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Local firms warned after global hack on email servers

Local firms warned after global hack on email servers

Tuesday 16 March 2021

Local firms warned after global hack on email servers


Channel Island businesses using Microsoft Exchange Server are being urged to watch out for malware after a flaw in Microsoft’s email software was exploited by hackers compromising thousands of sites.

While Microsoft has since released patches to update the software which exposes the vulnerabilities, Logicalis says many systems were unfortunately compromised before the patch could be applied.

Tom Bale, Business Development and Technical Director, said over 170,000 sites were vulnerable to this attack.

"While the attack may have started as an attempt to steal information from think tanks, higher education institutes, defence contractors, and infectious disease researchers in the USA, it has gone global. Organisations in the Channel Islands using Microsoft Exchange servers for emails are vulnerable. All internet facing Exchange servers should be patched if not already done so," he added.

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Pictured: Tom Bale, Logicalis' Business Development and Technical Director.

Unfortunately patching is too late if an organisation has already been compromised. You need to find out if your systems have been compromised and secure them appropriately. If these systems have been compromised, they need to be isolated, forensics applied and ultimately rebuilt. Being compromised is serious as data and credentials may have already been stolen.

Software may have been compromised as early as January, with Microsoft warning of attacks to corporate and government servers and releasing updates earlier this month. The four vulnerabilities disclosed by Microsoft do not affect Exchange Online, the cloud-based service used in Office 365 Packages. However, hackers may use stolen data to craft targeted phishing attacks on any business or organisation.

“Attacks such as this remind us all we are vulnerable, whatever the size or location of our business or organisation," Mr Bale said. "In some ways, this may prompt more organisations to move to cloud-based email servers with automated security and identity management to make monitoring and maintenance more straightforward. Even if your organisation has not been affected, everyone needs to be aware of the increased risk of phishing attacks because of the potential of mass data breaches.”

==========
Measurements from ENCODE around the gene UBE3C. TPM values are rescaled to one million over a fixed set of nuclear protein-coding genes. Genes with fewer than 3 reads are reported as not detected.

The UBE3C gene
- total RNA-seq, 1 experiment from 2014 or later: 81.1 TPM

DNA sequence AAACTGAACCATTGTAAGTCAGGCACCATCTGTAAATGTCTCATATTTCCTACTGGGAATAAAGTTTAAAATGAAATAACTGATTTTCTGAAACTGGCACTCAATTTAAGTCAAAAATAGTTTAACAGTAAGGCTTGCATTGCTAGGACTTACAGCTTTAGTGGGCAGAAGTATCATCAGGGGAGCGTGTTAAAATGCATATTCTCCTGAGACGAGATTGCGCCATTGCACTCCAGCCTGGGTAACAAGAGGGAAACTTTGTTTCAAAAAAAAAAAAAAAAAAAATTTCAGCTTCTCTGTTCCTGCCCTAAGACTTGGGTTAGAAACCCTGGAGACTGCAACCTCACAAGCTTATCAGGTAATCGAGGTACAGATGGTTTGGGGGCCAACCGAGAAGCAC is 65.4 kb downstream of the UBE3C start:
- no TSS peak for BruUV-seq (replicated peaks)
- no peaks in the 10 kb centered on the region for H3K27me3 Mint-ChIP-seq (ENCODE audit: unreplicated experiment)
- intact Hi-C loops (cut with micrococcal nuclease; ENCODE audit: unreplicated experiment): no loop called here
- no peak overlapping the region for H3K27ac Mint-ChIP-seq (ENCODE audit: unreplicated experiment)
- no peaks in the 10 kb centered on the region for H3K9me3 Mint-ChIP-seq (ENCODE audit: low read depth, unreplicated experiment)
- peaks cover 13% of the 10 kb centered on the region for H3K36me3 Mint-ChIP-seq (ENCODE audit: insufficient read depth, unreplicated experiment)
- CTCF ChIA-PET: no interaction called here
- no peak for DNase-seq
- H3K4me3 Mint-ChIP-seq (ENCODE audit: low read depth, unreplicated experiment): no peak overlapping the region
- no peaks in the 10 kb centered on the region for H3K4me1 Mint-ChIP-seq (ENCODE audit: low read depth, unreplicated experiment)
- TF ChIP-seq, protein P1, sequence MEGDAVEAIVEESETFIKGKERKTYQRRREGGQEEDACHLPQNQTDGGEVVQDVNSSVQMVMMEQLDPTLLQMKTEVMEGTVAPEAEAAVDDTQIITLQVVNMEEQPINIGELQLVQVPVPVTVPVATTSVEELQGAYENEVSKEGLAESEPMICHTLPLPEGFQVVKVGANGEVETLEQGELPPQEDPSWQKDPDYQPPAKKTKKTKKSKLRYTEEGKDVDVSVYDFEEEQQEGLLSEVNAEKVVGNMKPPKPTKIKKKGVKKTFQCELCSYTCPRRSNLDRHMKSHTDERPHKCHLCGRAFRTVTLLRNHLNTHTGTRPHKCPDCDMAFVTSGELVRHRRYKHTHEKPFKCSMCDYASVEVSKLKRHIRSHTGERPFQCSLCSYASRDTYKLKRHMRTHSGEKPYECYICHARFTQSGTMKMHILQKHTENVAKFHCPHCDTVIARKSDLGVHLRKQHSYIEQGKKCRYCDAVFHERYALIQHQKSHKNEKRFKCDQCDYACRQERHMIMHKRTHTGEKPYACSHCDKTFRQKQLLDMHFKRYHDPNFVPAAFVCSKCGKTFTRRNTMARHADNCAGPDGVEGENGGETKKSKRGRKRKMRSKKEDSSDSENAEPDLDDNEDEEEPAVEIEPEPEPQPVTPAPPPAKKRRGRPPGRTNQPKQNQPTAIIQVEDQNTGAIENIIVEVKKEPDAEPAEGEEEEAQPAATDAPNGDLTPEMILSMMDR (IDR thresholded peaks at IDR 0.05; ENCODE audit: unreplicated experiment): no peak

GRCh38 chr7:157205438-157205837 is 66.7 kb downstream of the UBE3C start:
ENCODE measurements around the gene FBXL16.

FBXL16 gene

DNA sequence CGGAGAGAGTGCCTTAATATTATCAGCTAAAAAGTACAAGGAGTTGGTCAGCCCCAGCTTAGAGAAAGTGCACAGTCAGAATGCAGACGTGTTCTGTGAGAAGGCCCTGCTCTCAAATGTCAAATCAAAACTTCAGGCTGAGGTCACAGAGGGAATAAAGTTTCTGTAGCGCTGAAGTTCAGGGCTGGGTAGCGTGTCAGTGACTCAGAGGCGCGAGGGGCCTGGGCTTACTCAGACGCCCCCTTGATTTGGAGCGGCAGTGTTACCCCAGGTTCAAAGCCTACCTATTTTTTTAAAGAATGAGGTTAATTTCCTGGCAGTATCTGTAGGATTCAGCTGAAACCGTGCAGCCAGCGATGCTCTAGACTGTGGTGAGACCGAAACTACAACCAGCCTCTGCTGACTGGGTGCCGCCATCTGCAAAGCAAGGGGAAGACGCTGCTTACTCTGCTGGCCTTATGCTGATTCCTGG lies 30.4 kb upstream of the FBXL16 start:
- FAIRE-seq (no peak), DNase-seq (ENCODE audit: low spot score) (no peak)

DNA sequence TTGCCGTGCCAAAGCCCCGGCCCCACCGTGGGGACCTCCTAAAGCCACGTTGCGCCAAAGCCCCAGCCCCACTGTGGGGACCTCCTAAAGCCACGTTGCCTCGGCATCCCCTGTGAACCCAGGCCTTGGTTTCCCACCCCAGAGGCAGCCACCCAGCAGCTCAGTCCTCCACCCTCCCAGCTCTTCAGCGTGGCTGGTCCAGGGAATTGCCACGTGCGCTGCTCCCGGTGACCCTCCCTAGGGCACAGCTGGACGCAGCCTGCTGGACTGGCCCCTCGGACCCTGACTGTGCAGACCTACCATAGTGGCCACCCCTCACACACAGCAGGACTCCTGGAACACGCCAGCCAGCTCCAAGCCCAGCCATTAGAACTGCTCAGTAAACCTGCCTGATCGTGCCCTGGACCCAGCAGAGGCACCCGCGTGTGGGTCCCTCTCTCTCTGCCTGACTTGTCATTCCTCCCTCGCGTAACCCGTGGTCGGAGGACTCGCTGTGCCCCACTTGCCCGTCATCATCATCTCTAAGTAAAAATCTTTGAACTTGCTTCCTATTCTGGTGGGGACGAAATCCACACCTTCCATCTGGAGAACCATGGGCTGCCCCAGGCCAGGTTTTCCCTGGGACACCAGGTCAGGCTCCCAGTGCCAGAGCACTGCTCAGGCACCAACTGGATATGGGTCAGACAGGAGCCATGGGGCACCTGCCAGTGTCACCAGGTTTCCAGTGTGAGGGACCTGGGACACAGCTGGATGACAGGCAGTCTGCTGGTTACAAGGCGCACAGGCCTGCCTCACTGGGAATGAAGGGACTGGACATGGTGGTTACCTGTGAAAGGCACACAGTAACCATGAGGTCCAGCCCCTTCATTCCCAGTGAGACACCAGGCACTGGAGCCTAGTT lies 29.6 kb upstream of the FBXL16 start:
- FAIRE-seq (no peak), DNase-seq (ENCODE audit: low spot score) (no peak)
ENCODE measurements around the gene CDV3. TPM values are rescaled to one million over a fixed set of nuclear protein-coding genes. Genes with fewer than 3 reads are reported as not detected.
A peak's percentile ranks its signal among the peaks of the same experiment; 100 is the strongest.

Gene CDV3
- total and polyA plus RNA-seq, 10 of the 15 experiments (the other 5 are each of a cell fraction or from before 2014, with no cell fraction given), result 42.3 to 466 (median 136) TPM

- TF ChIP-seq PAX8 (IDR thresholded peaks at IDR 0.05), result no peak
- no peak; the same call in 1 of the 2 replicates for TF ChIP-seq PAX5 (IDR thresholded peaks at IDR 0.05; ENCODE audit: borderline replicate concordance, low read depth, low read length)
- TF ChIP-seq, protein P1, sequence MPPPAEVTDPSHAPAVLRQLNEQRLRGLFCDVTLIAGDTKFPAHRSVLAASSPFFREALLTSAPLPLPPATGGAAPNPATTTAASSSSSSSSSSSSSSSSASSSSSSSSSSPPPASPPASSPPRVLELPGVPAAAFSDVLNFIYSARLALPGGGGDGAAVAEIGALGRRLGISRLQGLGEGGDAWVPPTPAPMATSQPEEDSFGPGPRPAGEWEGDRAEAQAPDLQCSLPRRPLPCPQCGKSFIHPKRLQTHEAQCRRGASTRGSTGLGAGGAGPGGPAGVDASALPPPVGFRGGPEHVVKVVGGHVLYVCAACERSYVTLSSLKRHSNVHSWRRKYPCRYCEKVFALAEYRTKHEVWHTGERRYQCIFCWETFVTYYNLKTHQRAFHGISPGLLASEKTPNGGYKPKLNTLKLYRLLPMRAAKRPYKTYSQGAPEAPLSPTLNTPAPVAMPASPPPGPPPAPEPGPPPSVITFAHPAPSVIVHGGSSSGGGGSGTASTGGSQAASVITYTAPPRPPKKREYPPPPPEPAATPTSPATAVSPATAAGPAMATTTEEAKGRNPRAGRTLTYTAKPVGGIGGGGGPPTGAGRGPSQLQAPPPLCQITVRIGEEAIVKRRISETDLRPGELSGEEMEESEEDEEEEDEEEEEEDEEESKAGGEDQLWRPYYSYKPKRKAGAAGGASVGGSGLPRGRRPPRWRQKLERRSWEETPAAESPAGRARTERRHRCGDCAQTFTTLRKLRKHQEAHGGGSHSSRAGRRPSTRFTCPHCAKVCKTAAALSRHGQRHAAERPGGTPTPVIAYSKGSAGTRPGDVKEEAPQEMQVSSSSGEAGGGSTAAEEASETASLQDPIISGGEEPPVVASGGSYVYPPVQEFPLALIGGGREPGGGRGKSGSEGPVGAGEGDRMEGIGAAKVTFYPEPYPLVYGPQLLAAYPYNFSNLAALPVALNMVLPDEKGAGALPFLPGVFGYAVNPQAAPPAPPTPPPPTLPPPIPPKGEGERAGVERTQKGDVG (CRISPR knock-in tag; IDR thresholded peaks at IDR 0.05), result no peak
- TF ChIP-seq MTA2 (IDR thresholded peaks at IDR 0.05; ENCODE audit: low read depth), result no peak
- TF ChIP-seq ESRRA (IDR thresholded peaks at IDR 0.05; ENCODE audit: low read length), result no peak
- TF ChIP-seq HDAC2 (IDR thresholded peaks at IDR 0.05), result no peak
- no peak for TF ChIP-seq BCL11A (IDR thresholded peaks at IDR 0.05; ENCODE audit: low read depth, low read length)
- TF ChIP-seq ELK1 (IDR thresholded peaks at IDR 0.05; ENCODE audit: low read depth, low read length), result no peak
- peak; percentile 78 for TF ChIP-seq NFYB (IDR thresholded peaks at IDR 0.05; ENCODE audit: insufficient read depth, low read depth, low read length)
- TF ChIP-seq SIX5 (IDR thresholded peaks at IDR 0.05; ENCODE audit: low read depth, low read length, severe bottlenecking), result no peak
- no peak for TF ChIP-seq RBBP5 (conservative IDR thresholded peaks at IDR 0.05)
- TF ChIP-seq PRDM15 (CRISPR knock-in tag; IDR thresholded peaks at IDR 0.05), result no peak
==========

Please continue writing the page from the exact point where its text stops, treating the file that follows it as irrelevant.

Pan-island IT services company Next Generation IT (NGIT) said it has had to work through the night recently to protect local businesses affected by the issue.

Director Jason Connolly explained: “The news that there were significant compromises in the Exchange email system meant all hands to the pump as speed is key to ensure important data stays protected.

“Microsoft Exchange Server is an email inbox, calendar, scheduling and collaboration platform used by many businesses across the islands. I am pleased that the swift actions taken by our technical engineers and consultants in implementing patches and working with clients has meant none experienced any issues.”

Mr Connolly added that NGIT had recently invested in multiple data centres across the islands, allowing it to offer full carrier resilience (both JT and Sure), encryption at rest and business continuity.

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